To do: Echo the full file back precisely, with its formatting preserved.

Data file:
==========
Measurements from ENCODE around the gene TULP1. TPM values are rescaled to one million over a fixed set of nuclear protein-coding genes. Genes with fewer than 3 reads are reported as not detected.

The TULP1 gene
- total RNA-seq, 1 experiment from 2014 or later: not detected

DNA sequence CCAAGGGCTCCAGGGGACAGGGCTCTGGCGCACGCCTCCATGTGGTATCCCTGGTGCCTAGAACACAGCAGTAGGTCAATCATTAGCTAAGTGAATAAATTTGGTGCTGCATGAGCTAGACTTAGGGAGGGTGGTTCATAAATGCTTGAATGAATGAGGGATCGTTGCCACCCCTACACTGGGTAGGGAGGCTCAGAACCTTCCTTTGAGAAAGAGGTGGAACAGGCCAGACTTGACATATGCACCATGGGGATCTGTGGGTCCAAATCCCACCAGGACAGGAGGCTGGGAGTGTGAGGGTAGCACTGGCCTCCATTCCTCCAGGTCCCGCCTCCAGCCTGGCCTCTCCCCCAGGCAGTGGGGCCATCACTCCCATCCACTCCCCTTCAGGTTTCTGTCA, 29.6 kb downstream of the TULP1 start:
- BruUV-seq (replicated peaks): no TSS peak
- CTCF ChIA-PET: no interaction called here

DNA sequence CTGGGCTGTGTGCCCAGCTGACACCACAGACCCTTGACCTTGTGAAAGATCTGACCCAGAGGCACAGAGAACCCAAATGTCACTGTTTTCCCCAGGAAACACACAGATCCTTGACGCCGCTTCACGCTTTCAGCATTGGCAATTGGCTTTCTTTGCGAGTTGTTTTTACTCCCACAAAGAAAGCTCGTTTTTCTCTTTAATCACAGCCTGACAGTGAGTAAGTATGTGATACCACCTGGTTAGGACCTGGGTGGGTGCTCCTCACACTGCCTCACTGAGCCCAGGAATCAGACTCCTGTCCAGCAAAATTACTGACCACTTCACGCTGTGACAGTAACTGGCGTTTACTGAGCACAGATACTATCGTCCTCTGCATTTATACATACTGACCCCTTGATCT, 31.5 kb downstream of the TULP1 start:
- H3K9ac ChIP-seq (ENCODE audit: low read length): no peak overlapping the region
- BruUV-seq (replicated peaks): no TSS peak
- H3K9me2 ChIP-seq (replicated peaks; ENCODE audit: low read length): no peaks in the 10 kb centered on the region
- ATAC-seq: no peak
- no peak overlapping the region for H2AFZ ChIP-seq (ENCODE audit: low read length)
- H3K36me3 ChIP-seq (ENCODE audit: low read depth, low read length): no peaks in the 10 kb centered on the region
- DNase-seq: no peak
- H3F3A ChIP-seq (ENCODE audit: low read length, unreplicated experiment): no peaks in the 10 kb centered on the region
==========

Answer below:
Measurements from ENCODE around the gene TULP1. TPM values are rescaled to one million over a fixed set of nuclear protein-coding genes. Genes with fewer than 3 reads are reported as not detected.

The TULP1 gene
- total RNA-seq, 1 experiment from 2014 or later: not detected

DNA sequence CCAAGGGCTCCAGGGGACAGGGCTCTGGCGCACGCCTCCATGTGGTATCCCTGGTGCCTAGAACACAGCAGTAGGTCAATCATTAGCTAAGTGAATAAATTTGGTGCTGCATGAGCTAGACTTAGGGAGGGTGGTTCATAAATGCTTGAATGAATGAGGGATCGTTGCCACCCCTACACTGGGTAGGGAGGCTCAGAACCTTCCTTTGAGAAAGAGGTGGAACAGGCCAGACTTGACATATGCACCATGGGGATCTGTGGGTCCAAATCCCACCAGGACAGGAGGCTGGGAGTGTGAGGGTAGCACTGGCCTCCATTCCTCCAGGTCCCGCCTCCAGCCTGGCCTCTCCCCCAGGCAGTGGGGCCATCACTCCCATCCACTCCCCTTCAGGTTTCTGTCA, 29.6 kb downstream of the TULP1 start:
- BruUV-seq (replicated peaks): no TSS peak
- CTCF ChIA-PET: no interaction called here

DNA sequence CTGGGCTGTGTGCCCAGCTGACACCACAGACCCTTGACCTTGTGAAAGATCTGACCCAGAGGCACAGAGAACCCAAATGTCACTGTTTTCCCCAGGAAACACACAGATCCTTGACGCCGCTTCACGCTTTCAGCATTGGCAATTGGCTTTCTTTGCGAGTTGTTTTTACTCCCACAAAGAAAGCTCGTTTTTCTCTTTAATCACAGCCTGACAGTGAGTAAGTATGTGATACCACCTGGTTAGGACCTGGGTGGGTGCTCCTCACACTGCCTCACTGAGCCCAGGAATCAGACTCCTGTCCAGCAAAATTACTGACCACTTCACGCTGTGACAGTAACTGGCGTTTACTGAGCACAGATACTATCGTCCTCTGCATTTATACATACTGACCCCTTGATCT, 31.5 kb downstream of the TULP1 start:
- H3K9ac ChIP-seq (ENCODE audit: low read length): no peak overlapping the region
- BruUV-seq (replicated peaks): no TSS peak
- H3K9me2 ChIP-seq (replicated peaks; ENCODE audit: low read length): no peaks in the 10 kb centered on the region
- ATAC-seq: no peak
- no peak overlapping the region for H2AFZ ChIP-seq (ENCODE audit: low read length)
- H3K36me3 ChIP-seq (ENCODE audit: low read depth, low read length): no peaks in the 10 kb centered on the region
- DNase-seq: no peak
- H3F3A ChIP-seq (ENCODE audit: low read length, unreplicated experiment): no peaks in the 10 kb centered on the region